by Calculated Risk on 5/24/2013 10:29:00 AM
Friday, May 24, 2013
Last week I summarized some recent research on the labor force participation rate. The following piece from Michelle Meyer at Merrill Lynch argues the LFPR will likely move sideways over the next few years. Changes in the participation rate have important implications for the number of jobs needed to lower the unemployment rate.
An excerpt from Michelle Meyer's piece:
The future trajectory of the labor force participation rate (LFPR) is very important in gauging the trend in the unemployment rate and risks to wage inflation. In order to forecast the labor force participation rate, we must understand the drivers behind its recent sharp movements – to what extent is a long-term trend related to demographics (aging population) versus secular or cyclical dynamics?
We can isolate the effect of demographics on the LFPR by looking at the participation rates by age cohort. The aggregate LFPR is equal to the summation of each individual age cohort's LFPR weighted by its share of the population. ... This suggests that half of the 2.7pp decline in the LFPR since the onset of the recession can be explained simply from the aging population. In other words, holding all else equal – meaning no business cycle dynamics – the LFPR would be at 64.6% today compared to the actual rate of 63.3%. The remaining 1.4pp drop is due to some combination of secular and short-term cyclical factors.
The two primary secular trends are the decline in the LFPR among the youth population and the rise among 55+. The LFPR for 16 to 19 year olds plunged to 34.3% last year from 52% in 2000. While this may have been accelerated by the past two recessions, we believe this is a permanent trend. On the other end, the LFPR of the older population has increased, likely reflecting higher life expectancy, less confidence in social benefit programs and loss of wealth from the Great Recession.
... we still believe that there are some cyclical components. One way to gauge the cyclicality of the LFPR is to observe state-level variation in the relationship between the LFPR and the health of the economy. Based on work from a recent San Francisco Fed paper, we compare the percentage decline in state payrolls to the decline in the LFPR during the recession, both weighted by the relative size of its labor force. We find a positive relationship where larger declines in employment are associated with bigger drops in the LFPR. The paper does the same exercise for prior recessions and finds a positive relationship existed in each, with the exception of the 2000 cycle.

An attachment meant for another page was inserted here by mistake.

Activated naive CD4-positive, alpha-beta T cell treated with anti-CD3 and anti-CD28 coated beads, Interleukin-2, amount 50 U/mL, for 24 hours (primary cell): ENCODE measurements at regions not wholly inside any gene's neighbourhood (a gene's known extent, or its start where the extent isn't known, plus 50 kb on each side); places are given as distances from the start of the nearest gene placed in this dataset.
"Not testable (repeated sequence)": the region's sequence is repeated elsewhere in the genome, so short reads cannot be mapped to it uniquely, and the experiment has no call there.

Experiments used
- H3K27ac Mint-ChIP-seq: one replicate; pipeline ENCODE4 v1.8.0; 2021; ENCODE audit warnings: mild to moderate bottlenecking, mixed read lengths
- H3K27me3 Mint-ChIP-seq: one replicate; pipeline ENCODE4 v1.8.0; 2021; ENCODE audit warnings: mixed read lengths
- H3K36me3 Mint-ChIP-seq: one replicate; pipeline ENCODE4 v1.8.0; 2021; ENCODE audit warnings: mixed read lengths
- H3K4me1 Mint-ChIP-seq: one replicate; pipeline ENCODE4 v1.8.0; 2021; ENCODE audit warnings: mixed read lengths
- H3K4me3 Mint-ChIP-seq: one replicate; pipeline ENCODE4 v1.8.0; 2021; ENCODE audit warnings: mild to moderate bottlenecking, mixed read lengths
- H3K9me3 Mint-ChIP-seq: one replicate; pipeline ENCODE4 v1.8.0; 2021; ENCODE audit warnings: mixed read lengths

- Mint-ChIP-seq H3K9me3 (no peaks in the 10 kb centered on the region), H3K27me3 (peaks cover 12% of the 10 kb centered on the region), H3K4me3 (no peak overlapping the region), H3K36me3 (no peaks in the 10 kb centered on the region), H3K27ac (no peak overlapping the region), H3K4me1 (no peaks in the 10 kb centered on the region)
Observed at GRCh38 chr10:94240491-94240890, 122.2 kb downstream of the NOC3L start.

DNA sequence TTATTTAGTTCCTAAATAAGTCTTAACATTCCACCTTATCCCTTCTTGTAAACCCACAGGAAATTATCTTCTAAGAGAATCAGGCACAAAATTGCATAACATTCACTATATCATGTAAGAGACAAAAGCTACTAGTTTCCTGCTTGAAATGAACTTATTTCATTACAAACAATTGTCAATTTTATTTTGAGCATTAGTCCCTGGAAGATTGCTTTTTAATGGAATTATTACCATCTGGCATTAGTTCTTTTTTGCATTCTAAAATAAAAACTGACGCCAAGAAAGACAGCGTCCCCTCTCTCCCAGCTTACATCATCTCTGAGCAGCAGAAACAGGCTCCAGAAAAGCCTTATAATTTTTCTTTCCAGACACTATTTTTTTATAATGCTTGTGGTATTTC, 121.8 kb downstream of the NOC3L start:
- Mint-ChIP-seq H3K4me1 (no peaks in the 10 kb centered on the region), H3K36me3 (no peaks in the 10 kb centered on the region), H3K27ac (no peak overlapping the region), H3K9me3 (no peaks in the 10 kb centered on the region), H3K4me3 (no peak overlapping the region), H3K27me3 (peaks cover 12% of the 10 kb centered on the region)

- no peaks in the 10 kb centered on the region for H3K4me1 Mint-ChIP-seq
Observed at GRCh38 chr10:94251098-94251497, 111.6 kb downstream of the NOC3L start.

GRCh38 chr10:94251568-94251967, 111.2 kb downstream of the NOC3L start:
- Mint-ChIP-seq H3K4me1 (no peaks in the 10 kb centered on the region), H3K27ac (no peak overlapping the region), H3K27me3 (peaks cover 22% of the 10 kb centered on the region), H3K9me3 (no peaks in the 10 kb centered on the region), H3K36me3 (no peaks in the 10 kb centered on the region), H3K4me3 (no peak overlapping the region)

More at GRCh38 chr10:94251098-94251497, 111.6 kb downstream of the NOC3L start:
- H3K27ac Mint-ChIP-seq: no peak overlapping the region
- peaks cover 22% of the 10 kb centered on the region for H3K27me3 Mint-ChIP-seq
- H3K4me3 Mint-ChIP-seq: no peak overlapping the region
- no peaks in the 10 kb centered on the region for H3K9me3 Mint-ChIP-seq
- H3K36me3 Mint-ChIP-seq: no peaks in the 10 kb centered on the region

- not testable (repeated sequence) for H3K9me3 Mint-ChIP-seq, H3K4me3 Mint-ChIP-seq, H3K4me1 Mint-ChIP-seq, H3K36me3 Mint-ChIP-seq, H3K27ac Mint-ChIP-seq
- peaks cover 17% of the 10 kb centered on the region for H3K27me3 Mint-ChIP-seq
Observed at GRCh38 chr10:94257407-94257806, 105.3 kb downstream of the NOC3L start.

If the relationship holds on the downside, do we also observe it during the recovery? There is little evidence of such correlation in this recovery, but it does exist for prior cycles. In prior cycles, the positive correlation did not become apparent until the economy had exceeded the previous employment peak by a significant amount. This suggests that the cyclical pressure in the LFPR may not be observed until 2015, at the earliest.
We can simulate a future path for the LFPR based on our assessment of the drivers of the downturn in the LFPR. The first step is to account for the continued aging of the population using the Census Bureau's projections by age cohort. If we keep the LFPR by age group constant at 2007 levels and only allow for demographic adjustments, we find that the LFPR will fall by another 3.3pp by 2025 and then slip to 59.2% in 2050. ...
We also assume that the secular trends exhibited during the last decade persist, but at a slower pace, implying a modest downturn in the LFPR among the youth and an upward trajectory for the 55+ age group. ... Based on these rough assumptions, we forecast the LFPR will slip slightly this year, but with a stronger recovery under way next year, the LFPR should start to level off some and potentially increase beginning in 2015 (Chart 4).
The cyclical dynamics, in our view, are not strong enough to generate a pop higher in the LFPR given the downward pull from demographics. But at a minimum, we expect these dynamics can counter the downside pressure and allow the LFPR to move sideways once the recovery builds momentum.